The Nashville Predators have a history of successfully developing their draft picks into bona fide NHL players. More than half of their current roster consists of players drafted by the organization, including Shea Weber, Ryan Suter and David Legwand.
So Taylor Beck shouldn’t be worried about making it to the big league, right?
“Yeah, I was really happy with Nashville,” Beck said of his draft team. “It’s a great city and a great hockey organization and I’m looking forward to playing with them in the next couple years. It should be a lot of fun.”
Beck was hardly an offensive juggernaut before he was drafted in the third round (70th overall) in 2009. After putting up just 21 points in his rookie season in the Ontario League, the Guelph Storm right winger improved to 58 points in 67 games in his second year. After being selected, he exploded with 93 points and won the Jim Mahom Memorial Trophy as the OHL’s top scoring right winger.
“He isn’t the prettiest looking player as far as taking the strides and all the details with the game,” said Nashville assistant GM Paul Fenton. “But (we liked) his offensive incentives, his puck-protection ability, just the way that he’s going to the hard areas. We saw kind of a raw talent here that has a chance to become probably a very good power forward if he works on his skating and the rest of his game.”
Beck started turning heads as a midget player, said Guelph coach-GM Jason Brooks. Brooks liked Beck’s abilities on the ice, in addition to his attitude off it. He saw a player who had much room for improvement, but one that was capable of putting points on the board. And though Brooks was an assistant coach when Beck was drafted in the second round of the OHL Priority Selection, his team is now benefitting from then-coach and GM Dave Barr’s pick.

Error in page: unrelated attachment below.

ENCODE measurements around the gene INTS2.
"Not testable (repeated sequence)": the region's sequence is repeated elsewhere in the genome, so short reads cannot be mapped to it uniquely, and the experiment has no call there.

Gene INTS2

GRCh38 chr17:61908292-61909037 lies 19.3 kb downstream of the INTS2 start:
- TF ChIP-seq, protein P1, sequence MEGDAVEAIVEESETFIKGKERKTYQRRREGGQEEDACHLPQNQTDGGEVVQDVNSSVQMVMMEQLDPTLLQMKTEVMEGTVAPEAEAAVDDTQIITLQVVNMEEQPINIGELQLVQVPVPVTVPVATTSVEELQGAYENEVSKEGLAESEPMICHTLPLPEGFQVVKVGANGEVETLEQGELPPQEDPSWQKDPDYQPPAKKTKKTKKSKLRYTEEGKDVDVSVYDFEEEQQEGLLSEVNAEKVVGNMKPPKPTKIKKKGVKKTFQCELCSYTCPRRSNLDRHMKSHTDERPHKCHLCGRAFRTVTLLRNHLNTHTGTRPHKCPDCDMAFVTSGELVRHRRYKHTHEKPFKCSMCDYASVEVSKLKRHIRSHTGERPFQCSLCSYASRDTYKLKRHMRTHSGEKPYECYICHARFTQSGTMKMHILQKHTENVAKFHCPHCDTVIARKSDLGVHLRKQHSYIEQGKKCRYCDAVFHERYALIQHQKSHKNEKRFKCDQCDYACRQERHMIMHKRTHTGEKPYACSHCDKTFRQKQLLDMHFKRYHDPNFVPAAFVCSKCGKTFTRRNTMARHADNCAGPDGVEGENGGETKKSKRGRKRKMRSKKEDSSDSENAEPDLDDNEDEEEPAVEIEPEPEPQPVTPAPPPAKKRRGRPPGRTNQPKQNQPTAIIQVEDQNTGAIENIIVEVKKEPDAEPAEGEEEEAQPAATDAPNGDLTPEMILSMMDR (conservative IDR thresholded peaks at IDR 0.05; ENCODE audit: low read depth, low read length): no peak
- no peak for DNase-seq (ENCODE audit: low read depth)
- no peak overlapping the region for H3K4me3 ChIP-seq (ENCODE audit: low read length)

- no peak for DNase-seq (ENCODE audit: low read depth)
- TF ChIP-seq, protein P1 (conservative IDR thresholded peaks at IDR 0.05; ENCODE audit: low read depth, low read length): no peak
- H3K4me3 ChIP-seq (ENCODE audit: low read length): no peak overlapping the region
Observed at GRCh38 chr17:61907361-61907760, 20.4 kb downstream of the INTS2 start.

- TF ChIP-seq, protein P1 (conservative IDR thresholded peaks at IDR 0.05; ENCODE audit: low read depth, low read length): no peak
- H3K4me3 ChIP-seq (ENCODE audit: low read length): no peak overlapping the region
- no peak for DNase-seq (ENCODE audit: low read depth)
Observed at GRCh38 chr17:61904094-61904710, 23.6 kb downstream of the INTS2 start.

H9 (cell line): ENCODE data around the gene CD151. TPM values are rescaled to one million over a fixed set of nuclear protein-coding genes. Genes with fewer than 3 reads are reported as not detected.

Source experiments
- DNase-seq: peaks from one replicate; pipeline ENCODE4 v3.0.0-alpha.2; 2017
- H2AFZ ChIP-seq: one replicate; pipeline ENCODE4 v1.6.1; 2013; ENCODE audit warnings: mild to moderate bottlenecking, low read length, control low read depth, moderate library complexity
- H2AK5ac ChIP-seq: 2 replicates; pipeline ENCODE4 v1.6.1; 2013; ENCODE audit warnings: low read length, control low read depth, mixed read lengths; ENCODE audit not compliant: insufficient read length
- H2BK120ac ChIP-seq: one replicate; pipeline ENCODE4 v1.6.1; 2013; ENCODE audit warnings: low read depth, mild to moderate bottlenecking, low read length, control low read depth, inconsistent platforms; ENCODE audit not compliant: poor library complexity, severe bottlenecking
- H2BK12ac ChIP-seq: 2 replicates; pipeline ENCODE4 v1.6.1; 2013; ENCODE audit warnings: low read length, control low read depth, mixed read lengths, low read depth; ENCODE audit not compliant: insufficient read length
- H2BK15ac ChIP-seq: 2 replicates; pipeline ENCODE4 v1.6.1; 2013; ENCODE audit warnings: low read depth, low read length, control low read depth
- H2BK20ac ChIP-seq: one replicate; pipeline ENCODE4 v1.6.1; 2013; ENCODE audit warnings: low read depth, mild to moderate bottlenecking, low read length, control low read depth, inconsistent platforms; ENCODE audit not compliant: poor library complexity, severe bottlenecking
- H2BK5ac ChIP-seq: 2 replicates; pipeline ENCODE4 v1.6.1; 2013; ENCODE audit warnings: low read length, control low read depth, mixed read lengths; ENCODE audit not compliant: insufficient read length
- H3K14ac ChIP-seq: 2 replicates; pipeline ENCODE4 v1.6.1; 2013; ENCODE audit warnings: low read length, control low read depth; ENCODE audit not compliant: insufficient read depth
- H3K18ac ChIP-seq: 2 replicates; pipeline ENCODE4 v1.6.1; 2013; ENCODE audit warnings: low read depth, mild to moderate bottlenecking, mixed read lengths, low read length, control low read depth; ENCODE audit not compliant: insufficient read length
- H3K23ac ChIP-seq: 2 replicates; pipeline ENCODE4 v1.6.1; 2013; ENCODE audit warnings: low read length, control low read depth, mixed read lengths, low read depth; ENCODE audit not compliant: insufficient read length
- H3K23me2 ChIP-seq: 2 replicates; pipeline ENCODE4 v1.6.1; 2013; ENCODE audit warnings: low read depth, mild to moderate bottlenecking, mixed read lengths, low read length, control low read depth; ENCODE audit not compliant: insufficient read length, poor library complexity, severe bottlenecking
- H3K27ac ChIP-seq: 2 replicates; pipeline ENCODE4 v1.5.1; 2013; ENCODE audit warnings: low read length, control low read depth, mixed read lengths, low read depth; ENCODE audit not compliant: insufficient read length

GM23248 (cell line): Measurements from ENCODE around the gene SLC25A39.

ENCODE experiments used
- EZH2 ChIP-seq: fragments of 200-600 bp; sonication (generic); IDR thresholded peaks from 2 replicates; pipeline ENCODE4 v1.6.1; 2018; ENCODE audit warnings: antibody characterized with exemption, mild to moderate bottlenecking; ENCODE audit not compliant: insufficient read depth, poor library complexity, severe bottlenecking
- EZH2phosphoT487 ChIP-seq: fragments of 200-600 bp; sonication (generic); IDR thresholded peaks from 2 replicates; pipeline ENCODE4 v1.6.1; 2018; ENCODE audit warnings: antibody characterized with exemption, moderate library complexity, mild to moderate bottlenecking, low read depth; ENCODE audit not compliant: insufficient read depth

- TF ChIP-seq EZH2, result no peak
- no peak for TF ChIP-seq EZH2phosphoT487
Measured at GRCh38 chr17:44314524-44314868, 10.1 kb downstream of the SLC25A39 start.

“He is a focused individual who knows what he wants,” Brooks said. “He is driven to be a professional hockey player. He looks out for himself, he acts like a pro when it comes to taking care of himself. He wants to score goals and he’s darn good at it.”
Beck knows keeping his eye on the prize is a big part of any success he’ll have.
“After the two Nashville camps – the development camps and the training camps – being around all the NHL players really gave me an advantage because it showed me what I need in order to get to the next level,” Beck said. “I saw guys always on the bikes and always working out. I want to get to the NHL and I need to continue to work hard, so staying focused is something I take pride in for sure.”
Beck believed his play in the 2009-10 season merited an invite to Team Canada’s camp for the world juniors. After not getting the call, though, Guelph’s fans were nervous Beck’s play would drop because of the disappointment. Beck, however, looked at it a different way.
“I know I have another year of eligibility and that’s definitely one of my goals this year,” Beck said. “It’s every kid’s dream to play for their country, to play for Canada in the world juniors and it’s definitely one of mine. When I didn’t get invited, I took it as a sign that I have to just work harder to get on the team next year.”
Beck, understanding he must work on his foot speed, recognizes he has the opportunity to make a big impact in the NHL one day.
“I just have to keep doing what I’m doing, stay focused and I know I’m going to be there one day.”
THN.com’s Prospect Watch focuses on up-and-comers from the AHL, Europe, major junior, the NCAA and even minor hockey destined to become big names in the NHL.
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